A Cure for Wellness: Exclusive with Gore Verbinski

White tiles, plush bathrobes, a manicured lawn, and minute water creatures greet the star (played by Dane DeHaan) of Gore Verbinski’s thriller A CURE FOR WELLNESS when he enters a sanitarium in the Swiss Alps. There, hydrotherapy is used on patients who seem well enough but cannot seem to leave. They are encouraged to drink the water, to steam for hours, and to perform water exercises.

Sanitariums were commonly used for patients with tuberculosis before antibiotics were invented in 1946 to treat the disease. In Gore Verbinski’s film, the sanitarium is more of a metaphor. Science & Film spoke by phone with Verbinski (THE RING, PIRATES OF THE CARIBBEAN) about A CURE FOR WELLNESS.

Science & Film: Why did you choose to set A CURE FOR WELLNESS in a sanitarium?

Gore Verbinski: Justin Haythe [the screenwriter] and I are both fans of The Magic Mountain novel. But we were more interested in taking the concept of this old place in the Alps as a setting for the modern human condition. I think that we live in an increasingly irrational world and there is a sense of denial. In the film, the sanitarium is tranquil, calm, and seems benign. As a setting it was ripe for the genre and I turned it on its head.

S&F: In the film, who is vulnerable to the diagnosis of illness?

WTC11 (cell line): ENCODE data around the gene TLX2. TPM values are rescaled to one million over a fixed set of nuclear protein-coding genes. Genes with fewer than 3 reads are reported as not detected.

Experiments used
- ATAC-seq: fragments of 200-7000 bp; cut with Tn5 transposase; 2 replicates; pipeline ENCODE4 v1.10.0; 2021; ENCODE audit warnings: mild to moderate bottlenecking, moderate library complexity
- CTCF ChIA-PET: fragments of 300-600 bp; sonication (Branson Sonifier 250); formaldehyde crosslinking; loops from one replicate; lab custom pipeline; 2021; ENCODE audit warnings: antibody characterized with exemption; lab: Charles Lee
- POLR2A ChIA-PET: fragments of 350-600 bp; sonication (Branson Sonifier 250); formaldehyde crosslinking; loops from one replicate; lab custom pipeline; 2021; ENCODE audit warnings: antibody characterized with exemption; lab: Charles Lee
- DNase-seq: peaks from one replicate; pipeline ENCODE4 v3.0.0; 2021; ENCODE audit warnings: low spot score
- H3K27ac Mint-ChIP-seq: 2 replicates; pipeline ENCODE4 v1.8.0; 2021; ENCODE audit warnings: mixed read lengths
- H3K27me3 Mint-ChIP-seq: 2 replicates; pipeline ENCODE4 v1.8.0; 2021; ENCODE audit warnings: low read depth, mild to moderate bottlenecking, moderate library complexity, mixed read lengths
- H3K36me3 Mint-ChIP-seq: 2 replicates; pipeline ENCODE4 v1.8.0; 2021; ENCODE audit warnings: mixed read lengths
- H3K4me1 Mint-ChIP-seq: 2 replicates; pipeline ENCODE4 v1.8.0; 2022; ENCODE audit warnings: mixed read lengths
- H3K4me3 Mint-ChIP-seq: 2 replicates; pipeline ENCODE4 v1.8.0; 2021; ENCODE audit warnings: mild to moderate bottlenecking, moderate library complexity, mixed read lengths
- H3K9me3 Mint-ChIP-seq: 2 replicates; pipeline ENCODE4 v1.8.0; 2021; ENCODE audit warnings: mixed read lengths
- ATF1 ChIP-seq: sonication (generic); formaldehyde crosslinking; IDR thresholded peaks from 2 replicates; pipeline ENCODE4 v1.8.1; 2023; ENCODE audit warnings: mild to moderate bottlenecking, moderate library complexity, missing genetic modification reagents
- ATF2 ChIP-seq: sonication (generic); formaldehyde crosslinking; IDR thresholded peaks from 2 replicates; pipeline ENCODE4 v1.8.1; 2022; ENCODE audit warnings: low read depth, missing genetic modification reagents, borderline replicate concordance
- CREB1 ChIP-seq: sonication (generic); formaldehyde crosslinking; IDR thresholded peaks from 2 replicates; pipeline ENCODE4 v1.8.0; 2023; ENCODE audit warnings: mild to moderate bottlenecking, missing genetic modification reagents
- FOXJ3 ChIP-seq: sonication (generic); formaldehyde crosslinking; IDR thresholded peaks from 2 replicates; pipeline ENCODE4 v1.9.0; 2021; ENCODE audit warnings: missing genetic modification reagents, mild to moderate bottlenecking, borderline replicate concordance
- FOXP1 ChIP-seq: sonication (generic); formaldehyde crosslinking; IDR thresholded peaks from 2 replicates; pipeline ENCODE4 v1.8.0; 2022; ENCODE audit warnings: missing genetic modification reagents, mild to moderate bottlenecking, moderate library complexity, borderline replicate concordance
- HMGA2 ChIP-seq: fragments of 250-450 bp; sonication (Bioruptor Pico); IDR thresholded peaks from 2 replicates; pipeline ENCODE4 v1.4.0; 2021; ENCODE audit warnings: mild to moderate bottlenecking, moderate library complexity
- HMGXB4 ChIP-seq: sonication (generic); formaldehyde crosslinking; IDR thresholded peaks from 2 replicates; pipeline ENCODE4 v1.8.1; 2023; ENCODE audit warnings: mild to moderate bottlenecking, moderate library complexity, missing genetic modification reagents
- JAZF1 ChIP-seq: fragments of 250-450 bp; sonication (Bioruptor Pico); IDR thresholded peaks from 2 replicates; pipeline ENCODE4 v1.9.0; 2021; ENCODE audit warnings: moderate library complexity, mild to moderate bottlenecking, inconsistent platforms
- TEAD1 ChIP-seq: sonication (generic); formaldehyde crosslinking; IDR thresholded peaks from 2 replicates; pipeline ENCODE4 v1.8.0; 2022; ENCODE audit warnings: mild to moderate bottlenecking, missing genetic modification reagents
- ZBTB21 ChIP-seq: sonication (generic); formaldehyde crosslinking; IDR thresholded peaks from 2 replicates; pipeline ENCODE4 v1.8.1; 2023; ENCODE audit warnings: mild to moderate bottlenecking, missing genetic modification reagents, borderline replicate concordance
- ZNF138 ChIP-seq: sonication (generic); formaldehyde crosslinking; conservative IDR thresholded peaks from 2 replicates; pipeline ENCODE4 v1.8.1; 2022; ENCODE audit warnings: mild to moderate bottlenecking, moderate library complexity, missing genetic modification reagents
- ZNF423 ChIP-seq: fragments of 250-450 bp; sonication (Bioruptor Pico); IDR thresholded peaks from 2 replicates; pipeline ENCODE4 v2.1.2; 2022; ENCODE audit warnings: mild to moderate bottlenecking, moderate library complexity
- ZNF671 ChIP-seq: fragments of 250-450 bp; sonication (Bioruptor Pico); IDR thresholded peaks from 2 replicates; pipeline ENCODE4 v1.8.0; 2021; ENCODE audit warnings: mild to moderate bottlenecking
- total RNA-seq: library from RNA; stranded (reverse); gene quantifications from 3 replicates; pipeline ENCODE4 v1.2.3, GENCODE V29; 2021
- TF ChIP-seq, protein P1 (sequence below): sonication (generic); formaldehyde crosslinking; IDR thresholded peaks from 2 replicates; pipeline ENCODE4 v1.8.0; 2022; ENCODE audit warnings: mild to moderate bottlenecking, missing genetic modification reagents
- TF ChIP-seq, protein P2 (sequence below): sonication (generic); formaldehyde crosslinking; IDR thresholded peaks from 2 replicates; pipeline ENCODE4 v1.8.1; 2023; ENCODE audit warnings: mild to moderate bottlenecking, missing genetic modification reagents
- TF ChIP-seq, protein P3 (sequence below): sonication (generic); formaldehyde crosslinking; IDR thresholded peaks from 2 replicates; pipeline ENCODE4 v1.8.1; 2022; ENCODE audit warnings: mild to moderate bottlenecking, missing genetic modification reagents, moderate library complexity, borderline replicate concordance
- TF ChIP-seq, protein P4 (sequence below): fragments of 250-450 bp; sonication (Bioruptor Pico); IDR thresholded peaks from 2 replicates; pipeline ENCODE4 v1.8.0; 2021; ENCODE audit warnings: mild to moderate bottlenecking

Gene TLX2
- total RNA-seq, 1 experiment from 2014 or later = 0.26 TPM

GV: Those vulnerable to the diagnosis are the ones who are oligarchs, or from the hedge fund industry, or, in the case of DeHaan’s character, a stockbroker who wants to get ahead. This place offers a form of absolution, a sense of being not responsible because you are not well. People clutch onto that. The place is wonderful and so they want to stay; they want to leave the modern world. Cell phones don’t work, and our protagonist’s watch stops.

S&F: What research did you do for the film?

GV: I visited quite a few sanitariums all over Europe. You definitely don’t want to know how the sausage is made. Even though the places are quite nice and have scrubbed down tiles and clear water, behind those walls there was a lot of mold, mildew, and strange things in drains.

S&F: Was that surprising to you?

GV: Because we were scouting, I would go backstage and they would show me where the workers go, and not where the clients go. It is like the kitchen at a fine restaurant.

S&F: What do you think the sanitarium has to offer to the characters in your film?

GV: I think that there is something about this promise of purity. The protagonist steps away from both worlds­; there is the world he comes from and then the ancient world of this place. He may not articulate it, but he is questioning the algorithm [by which people live their lives]. I think there is anxiety in that. When this genre works, it taps into some contemporary fear. The film ends and you don’t just go oh, that was a headless horseman, a gothic tale that you can put into a box and file away. When it really works, it taps into some contemporary zeitgeist. I think that there is a sense [in the population and in the film] that something is wrong with us, for us to be vulnerable to the diagnosis of this place. Our protagonist refuses to rejoin the increasingly irrational world.

A CURE FOR WELLNESS, directed by Gore Verbinski, stars Dane DeHaan, Mia Goth, and Jason Isaacs; the screenplay is written by Justin Haythe. The film is now in wide release with Twentieth Century Fox. For more, read Reverse Shot’s review of the film.